During the Great Depression American hobos depended on communication through their language and signage for their survival. They disclosed information about violent railroad bulls and towns to each other in the rail yards, where they moved between trains, and jungles, where they lived while on the road. Hobo communications reveal how they built communities and responded to the dangers of their lives.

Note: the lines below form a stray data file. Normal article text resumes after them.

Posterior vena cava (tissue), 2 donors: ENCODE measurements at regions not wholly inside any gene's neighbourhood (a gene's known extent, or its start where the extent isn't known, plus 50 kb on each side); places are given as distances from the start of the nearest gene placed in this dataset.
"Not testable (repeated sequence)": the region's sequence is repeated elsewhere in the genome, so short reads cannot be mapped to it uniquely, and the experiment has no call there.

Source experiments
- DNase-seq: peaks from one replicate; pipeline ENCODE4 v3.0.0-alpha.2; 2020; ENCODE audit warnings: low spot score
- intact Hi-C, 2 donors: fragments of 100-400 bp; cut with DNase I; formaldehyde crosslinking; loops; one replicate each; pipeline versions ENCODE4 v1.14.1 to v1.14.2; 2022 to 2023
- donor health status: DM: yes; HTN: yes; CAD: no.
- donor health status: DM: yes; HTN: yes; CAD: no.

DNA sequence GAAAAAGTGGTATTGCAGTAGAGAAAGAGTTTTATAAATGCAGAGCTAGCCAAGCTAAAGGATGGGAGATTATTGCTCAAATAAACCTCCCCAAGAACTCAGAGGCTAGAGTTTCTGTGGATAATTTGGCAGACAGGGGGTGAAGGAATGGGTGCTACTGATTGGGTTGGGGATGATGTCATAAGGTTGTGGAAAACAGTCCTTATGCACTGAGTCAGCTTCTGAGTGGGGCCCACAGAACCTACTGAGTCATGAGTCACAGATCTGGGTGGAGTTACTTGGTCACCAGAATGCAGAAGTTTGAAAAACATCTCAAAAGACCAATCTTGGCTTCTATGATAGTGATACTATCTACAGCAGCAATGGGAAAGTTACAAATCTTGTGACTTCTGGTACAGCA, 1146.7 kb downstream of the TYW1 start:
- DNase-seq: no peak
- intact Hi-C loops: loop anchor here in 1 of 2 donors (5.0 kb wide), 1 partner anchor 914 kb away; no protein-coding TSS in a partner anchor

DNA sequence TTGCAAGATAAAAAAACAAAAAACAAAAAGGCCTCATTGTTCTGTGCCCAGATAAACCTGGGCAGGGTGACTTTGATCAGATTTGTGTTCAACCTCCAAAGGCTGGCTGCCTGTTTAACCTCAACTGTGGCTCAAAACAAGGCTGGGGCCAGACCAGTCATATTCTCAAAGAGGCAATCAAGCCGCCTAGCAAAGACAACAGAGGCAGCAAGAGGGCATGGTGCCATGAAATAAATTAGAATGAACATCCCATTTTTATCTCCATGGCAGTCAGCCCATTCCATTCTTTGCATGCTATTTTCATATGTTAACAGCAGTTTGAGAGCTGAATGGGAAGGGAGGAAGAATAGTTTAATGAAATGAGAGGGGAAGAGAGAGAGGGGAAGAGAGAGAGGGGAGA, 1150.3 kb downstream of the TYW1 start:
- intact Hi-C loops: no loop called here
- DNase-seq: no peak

“ A Caution
If you are tempted to try riding a freight train, don’t. In the words of a Nomad, a veteran rider of fifteen years, ‘Do not do what I do. It’s dangerous, it could get you killed; it’s illegal, you can go to jail. And you’re going to get addicted to it and possibly destroy whatever chance you could have at a real life.”
(One More Train to Ride,Clifford Williams,2003 )
Two boys waving at a passing train, Unknown Date, Union Pacific Railroad Museum